Lleyton Hewitt punched well above his weight to take out 13th seed Marin Cilic in the tennis. That’s the good news. The bad news is he now plays world number two Novak Djokovic. Still, stick Lleyton in a green and gold shirt and pretty much anything could happen. Loves his country, that lad.
In the eventing competition, Team GB came very close to winning its first gold medal of the Games. Instead Zara Phillips takes home some silverware, in case the Royals are short of that kind of thing.
As Day Four draws to a close, the top three positions on the medal tally are unchanged. China now has 13 gold medals, with the US on 8 and the French on 4. Team Down Under lies in 12th position, nine paces ahead of Team GB.
That’s the spirit!
Malaysian shooter NurSuryani Mohamed Taibi joined an elite Olympic club on the weekend, competing in the 10-metre air rifle while eight months pregnant. NurSuryani says she felt her daughter kicking during the competition. “But I said to her: ‘OK, be calm, Mummy is going to shoot now’.” Ah, the soothing sounds of gunfire in utero.
Rumours in the Olympics village are that something’s going on between Stephanie Rice and US basketballer Kobe Bryant. Let’s hope so because it could really help the Boomers campaign. Rice has put something of a black widow’s curse on the sporting careers of past boyfriends. I present as evidence:
- Exhibit A: Eamon Sullivan – the red hot favourite in Beijing was beaten by a Frenchman in the 100-metre freestyle.
- Exhibit B: Quade Cooper – probably still has nightmares about his shocker of a Rugby World Cup. I know I do.
- Exhibit C: Michael Phelps – snogged Rice four years ago. Hasn’t won an individual Olympic gold since.
They said it
“I’ve learned more about myself in the past two days than I have in the past 20 years.” A new James Magnussen emerges from the rubble of defeat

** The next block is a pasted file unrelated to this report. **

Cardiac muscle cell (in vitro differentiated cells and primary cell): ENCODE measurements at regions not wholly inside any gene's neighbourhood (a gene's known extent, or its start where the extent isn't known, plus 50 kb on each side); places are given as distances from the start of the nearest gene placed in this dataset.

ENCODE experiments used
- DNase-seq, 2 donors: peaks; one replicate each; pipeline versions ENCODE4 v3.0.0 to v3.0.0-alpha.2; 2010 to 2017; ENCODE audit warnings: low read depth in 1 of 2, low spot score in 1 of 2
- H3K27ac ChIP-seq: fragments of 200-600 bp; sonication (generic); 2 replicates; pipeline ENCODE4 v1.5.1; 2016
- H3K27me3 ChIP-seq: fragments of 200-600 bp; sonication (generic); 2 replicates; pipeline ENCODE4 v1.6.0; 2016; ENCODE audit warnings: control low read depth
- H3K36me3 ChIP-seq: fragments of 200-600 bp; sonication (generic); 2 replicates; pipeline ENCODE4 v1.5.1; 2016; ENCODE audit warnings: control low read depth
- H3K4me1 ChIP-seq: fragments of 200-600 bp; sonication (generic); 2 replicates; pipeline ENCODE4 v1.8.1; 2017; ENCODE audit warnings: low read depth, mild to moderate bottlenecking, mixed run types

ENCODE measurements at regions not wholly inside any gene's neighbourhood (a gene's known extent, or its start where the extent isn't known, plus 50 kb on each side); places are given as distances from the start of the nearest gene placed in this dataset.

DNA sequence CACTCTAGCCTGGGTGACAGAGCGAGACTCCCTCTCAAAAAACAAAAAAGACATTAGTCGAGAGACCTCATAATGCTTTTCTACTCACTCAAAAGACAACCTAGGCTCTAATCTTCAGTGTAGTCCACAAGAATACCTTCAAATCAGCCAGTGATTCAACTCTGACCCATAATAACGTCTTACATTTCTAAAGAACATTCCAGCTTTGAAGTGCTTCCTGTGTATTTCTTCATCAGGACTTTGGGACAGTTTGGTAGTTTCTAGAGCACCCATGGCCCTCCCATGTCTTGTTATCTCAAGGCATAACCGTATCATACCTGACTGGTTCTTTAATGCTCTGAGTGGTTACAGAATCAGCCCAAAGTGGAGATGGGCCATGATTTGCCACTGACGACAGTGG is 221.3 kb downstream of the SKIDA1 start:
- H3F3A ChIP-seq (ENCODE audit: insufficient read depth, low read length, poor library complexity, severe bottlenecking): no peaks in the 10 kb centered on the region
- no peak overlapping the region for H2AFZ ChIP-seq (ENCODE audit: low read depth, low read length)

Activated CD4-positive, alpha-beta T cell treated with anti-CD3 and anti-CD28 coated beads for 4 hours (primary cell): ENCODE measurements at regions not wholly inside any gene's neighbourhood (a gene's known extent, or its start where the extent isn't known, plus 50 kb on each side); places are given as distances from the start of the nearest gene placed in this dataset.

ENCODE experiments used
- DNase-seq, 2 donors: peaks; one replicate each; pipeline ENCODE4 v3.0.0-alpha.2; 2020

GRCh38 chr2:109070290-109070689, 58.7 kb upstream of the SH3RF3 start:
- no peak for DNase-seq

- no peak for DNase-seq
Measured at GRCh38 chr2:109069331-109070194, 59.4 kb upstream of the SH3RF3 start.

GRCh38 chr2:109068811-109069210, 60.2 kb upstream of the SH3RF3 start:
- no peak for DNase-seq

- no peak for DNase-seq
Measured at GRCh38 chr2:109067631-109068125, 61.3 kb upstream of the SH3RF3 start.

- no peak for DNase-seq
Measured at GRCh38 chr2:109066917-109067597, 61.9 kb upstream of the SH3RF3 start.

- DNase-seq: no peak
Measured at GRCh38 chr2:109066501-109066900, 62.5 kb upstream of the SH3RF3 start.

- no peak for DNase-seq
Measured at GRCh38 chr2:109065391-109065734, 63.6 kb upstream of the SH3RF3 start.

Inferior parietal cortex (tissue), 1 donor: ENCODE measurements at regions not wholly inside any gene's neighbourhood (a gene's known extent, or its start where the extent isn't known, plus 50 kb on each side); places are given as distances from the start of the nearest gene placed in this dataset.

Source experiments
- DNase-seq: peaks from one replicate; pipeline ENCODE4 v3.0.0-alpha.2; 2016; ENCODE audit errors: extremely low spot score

“He’s my hero. Still is. I love the guy. I’ve always looked up to him.” Didn’t stop you pinching Michael Phelps’ 200-metre butterfly gold though, did it Chad le Clos?
“It is so heavy. It’s ridiculous.” Bronte Barratt of her bronze medal
“Any time someone has looked like superwoman in the history of our sport, they have later been found guilty of doping.” US coaching official raises questions about China gold medallist Ye Shewin
“They want to run so that they intentionally fall down and reveal [their figures].” The first ever inclusion of women in Saudi Arabia’s Olympics team has prompted some histrionic responses on Twitter
“No wonder they call us whingeing Poms. What did he expect, everyone to wave us through?” Team GB cyclist Mark Cavendish gets a smackdown from the British press after blaming the Aussies for his road race loss
“Wanted. Gold medal.” Front page headline in UK paper, The Sun
“He just needed a little bit of a reminder that he is on a global stage.” Aussie Chef de Mission Nick Green after reprimanding indigenous boxer Damien Hooper for wearing an Aboriginal flag T-shirt into the ring. The Olympic charter bans such political statements. Because the Olympics is above politics, you know…
“I’m going to really fight for this one. I want it pretty bad.” So do we, James Magnussen, so do we